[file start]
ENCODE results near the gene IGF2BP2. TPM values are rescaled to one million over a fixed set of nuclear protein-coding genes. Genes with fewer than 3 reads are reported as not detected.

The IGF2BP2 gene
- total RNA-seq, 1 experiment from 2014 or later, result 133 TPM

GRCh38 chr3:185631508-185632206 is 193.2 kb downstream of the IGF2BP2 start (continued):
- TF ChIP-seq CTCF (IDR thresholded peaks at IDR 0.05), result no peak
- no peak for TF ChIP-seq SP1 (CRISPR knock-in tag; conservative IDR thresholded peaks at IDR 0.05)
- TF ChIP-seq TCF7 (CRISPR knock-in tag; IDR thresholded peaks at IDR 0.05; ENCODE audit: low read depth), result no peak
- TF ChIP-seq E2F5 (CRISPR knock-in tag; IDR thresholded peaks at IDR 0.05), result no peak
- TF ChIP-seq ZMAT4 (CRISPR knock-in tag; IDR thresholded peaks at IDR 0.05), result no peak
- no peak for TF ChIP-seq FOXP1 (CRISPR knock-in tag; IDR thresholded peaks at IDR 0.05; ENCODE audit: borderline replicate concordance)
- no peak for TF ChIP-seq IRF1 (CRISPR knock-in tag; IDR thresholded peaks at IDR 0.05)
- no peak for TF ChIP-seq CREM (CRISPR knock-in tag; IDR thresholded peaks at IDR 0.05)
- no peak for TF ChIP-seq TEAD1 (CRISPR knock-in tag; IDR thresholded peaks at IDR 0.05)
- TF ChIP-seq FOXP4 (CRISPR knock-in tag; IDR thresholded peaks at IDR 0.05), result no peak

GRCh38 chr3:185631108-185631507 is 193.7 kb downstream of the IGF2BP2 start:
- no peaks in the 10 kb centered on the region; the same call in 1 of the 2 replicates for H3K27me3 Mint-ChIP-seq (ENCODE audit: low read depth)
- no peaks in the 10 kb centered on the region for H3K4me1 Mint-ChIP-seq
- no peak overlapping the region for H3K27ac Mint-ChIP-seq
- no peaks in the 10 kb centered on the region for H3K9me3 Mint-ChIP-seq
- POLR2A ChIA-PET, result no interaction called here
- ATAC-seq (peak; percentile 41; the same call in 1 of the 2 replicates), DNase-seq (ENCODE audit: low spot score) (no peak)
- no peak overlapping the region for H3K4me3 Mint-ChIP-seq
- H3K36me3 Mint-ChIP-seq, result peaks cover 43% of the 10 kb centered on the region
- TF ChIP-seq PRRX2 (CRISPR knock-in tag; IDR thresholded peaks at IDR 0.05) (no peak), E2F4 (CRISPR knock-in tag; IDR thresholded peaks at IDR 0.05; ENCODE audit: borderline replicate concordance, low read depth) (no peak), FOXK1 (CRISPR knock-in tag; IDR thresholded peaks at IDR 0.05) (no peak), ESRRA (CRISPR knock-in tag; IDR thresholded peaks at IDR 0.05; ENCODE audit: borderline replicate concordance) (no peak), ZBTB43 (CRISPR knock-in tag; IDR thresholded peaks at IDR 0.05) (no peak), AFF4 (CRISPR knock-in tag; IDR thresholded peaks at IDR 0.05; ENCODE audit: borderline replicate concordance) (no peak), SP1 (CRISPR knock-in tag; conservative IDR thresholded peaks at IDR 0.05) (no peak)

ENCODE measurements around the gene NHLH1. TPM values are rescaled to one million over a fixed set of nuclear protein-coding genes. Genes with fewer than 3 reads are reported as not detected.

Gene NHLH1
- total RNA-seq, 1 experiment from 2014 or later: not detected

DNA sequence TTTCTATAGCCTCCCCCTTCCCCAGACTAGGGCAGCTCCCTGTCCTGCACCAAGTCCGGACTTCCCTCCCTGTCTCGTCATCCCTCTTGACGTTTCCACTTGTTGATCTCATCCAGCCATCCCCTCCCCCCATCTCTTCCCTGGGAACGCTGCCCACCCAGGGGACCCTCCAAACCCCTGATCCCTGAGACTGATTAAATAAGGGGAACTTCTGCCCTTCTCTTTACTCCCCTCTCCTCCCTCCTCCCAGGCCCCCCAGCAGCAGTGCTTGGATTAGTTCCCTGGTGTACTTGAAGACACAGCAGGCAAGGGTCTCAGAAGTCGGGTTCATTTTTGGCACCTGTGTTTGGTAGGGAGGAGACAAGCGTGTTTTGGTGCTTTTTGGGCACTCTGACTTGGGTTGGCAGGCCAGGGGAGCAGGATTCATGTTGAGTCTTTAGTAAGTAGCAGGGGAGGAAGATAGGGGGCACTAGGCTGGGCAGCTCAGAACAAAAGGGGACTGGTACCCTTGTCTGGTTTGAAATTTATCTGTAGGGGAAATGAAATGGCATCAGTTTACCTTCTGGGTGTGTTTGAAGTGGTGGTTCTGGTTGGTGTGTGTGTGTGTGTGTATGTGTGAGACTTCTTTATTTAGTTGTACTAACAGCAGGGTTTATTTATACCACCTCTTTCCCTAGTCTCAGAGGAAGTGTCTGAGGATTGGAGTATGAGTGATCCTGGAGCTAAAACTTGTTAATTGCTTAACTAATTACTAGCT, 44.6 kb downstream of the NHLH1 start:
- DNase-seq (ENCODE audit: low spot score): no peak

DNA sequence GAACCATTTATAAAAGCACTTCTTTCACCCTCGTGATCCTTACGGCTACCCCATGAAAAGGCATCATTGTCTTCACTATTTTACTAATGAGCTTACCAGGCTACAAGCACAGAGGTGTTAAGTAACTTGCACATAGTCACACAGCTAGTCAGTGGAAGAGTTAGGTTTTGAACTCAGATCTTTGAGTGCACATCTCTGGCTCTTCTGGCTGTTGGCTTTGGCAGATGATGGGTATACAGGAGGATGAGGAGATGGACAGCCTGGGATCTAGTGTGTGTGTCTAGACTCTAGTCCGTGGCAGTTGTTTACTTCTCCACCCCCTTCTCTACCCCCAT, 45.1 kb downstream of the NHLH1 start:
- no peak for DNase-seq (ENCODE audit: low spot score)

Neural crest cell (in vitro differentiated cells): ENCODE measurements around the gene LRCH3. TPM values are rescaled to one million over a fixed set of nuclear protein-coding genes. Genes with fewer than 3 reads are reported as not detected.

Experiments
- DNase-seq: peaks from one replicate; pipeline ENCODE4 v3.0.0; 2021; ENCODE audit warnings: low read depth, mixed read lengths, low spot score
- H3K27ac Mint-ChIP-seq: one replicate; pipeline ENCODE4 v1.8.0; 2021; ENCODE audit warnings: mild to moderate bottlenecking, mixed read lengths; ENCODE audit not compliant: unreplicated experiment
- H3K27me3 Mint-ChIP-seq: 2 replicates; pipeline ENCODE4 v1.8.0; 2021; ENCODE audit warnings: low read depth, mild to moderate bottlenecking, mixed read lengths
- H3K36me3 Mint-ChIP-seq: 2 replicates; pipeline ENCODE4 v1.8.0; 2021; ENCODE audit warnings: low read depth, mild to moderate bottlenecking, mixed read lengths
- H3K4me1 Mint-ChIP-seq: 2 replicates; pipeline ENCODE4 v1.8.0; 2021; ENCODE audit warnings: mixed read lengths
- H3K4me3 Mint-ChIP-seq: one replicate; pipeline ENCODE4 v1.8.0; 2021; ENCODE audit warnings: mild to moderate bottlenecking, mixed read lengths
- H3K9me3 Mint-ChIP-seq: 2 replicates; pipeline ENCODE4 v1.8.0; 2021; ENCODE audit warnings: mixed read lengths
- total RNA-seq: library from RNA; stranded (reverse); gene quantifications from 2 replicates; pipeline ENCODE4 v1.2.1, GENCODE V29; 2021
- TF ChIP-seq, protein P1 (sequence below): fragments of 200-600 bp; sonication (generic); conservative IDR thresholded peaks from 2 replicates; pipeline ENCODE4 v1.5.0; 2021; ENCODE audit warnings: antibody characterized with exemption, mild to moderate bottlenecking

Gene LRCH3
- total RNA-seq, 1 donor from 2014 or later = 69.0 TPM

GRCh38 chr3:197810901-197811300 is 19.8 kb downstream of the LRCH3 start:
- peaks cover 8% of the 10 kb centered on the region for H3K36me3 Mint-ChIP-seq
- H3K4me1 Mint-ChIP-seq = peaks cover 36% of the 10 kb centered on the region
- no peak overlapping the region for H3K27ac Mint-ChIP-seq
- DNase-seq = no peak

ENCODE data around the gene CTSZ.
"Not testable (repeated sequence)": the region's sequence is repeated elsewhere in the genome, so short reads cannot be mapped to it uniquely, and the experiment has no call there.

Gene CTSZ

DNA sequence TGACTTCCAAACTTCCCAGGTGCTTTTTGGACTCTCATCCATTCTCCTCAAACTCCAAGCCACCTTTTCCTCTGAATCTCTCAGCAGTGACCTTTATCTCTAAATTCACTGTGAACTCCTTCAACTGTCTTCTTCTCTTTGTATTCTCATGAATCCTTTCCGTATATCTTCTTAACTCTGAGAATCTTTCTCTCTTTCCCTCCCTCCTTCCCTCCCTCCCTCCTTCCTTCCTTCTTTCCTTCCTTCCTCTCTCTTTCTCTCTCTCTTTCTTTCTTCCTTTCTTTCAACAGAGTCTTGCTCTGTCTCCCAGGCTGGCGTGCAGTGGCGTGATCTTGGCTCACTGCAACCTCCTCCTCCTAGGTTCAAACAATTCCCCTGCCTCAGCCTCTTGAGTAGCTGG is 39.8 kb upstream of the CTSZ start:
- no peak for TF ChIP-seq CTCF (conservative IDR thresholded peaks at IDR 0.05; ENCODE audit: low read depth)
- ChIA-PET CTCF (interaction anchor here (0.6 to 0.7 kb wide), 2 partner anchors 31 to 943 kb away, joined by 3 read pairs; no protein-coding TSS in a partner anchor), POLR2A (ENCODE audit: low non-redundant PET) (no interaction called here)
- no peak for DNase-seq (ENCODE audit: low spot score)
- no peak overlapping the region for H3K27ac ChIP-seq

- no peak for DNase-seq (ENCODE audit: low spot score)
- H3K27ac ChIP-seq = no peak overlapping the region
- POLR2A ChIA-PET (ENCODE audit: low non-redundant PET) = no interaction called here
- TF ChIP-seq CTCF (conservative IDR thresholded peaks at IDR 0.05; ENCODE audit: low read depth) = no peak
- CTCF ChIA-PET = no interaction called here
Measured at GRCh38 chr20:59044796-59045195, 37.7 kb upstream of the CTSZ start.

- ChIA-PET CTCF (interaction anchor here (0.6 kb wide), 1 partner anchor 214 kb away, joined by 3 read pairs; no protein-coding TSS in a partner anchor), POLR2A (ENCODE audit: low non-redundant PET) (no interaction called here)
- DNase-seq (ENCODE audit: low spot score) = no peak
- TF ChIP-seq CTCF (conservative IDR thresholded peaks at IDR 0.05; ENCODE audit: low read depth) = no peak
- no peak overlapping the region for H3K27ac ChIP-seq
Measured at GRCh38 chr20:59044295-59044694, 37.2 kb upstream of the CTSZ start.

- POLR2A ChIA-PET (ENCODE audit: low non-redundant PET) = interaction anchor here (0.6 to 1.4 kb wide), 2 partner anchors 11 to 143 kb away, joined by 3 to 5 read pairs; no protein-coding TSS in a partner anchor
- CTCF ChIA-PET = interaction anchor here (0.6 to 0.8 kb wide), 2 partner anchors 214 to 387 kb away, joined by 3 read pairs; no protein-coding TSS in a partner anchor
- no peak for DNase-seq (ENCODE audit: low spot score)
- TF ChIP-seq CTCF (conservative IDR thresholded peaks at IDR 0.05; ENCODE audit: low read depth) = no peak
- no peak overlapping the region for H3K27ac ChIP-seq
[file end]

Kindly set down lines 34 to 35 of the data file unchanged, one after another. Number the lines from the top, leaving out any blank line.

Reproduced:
- DNase-seq: peaks from one replicate; pipeline ENCODE4 v3.0.0; 2021; ENCODE audit warnings: low read depth, mixed read lengths, low spot score
- H3K27ac Mint-ChIP-seq: one replicate; pipeline ENCODE4 v1.8.0; 2021; ENCODE audit warnings: mild to moderate bottlenecking, mixed read lengths; ENCODE audit not compliant: unreplicated experiment